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 Last December, 10-year-old Noah Al-ghaith's mom challenged him to do something for his community. He decided to collect money so he could buy nice hygiene products for women at Sister Jose Women's Center. 

It started as a holiday project last year.

Noah Al-ghaith went door-to-door collecting money so he could gift the women at Sister Jose Women’s Center with hygiene products.

What began as a quest to buy nice soaps and shampoos for homeless women quickly morphed into months of work and around $6,000.

What he did:

Noah, 10, and his mom Valerie Al-ghaith spent the first part of the year driving all over Tucson to collect money on behalf of the women’s center.

By late spring, they were able to purchase five to six months worth of Arbonne shampoo, conditioner and body wash sets, plus some deodorant and body sprays. They also threw in some protein shakes, Valerie said.

They toured the shelter last year as part of Valerie’s efforts to teach her kids about giving back to the community.

After seeing the homeless women at the shelter, she asked Noah what he thought they could do for the women.

The fundraiser for hygiene products was Noah’s idea.

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10-year-old Noah Al-ghaith works with other student council members making holiday posters in the library at Mesquite Elementary School in Vail, AZ. on December 12, 2017.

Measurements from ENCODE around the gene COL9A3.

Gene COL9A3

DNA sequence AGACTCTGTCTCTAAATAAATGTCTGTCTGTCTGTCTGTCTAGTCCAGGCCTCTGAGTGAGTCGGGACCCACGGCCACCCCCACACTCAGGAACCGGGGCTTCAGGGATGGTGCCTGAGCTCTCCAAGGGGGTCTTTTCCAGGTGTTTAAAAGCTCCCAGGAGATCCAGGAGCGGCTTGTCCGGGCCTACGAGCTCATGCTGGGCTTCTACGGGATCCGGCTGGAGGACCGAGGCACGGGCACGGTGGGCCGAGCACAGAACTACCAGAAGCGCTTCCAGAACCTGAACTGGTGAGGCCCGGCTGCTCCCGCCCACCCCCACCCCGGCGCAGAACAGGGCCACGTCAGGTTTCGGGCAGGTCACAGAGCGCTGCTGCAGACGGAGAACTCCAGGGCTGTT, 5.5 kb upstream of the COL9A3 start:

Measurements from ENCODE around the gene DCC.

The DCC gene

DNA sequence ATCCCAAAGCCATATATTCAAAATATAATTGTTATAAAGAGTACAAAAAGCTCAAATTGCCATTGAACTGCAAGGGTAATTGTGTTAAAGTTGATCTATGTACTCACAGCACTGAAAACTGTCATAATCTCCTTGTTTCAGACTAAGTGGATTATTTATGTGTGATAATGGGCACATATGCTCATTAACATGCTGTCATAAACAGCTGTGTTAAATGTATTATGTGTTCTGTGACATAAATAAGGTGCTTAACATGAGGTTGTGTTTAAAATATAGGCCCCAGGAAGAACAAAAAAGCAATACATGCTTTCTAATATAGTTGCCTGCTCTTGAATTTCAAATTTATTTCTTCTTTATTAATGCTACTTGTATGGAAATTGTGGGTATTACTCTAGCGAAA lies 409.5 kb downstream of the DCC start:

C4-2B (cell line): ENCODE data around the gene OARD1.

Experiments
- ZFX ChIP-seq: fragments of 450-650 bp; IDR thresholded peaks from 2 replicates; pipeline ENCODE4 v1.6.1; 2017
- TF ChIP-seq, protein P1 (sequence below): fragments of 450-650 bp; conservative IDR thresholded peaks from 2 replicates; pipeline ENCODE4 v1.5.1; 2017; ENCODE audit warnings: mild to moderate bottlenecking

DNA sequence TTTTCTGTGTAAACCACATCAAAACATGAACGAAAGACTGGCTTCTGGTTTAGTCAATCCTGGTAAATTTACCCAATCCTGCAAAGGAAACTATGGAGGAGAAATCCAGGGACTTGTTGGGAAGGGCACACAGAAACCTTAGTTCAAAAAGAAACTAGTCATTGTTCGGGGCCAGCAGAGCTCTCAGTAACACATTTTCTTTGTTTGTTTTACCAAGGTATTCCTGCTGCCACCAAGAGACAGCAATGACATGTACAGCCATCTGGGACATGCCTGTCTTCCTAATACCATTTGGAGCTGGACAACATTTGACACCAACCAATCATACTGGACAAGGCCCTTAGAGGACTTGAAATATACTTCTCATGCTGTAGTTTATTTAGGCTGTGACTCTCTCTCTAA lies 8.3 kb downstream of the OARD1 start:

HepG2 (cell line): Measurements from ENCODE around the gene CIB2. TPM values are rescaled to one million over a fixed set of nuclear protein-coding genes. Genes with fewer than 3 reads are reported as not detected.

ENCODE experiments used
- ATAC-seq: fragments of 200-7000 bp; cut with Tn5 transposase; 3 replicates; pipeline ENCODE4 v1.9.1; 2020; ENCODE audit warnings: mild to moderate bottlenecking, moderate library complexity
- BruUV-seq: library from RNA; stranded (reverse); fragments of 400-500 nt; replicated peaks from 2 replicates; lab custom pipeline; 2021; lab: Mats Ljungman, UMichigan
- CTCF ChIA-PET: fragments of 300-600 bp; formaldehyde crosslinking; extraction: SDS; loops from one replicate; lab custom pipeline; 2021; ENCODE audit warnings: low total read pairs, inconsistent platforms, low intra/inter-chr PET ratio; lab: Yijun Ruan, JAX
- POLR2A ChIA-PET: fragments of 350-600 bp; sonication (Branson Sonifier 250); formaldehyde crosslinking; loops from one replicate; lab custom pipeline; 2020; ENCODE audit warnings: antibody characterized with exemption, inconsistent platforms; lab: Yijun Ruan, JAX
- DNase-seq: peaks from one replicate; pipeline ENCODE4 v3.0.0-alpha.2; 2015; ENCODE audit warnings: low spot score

“I felt a little sad because they didn’t have the best stuff,” said Noah, a fifth-grader at Mesquite Elementary School.

“This was just supposed to be for (last) December, but he wanted to do more,” Valerie said. “He said, ‘I think we can do better and get more for them.’”

Noah estimated that they spent about six hours on weekends and three or four hours over the course of weekdays going door-to-door when he wasn’t at school, student council or soccer practice.

Why it matters:

In April, the shelter moved from a 750-square-foot house to a 9,000-square-foot building at 1050 S. Park Ave. That means the shelter can now serve about 100 women a day, said executive director Jean Fedigan.

“We allow the women to take a shower, and of course most of the time they don’t have shampoo or conditioner or body lotion or any of that, so having a supply here to help them makes them feel human again,” Fedigan said.

That was Noah’s observation when he and his mom toured the shelter — he thought the women should have high-end hygiene products, not just cheap scraps and leftovers.

“We wanted to make them feel worthy, that they are important and deserve quality products just like everyone else,” Valerie said.

How he would encourage his peers:

When the family delivered the supplies, the women “were all thanking me for stuff,” Noah said. “It felt good for all the hard work.”

Plus he got a robot — a reward from his mom. Not a bad deal.

“It made me feel happy to help homeless people, because they don’t have the best stuff (and) because it makes them feel happy and good,” he said.

Contact reporter Johanna Willett at jwillett@tucson.com or 573-4357. On Twitter: @JohannaWillett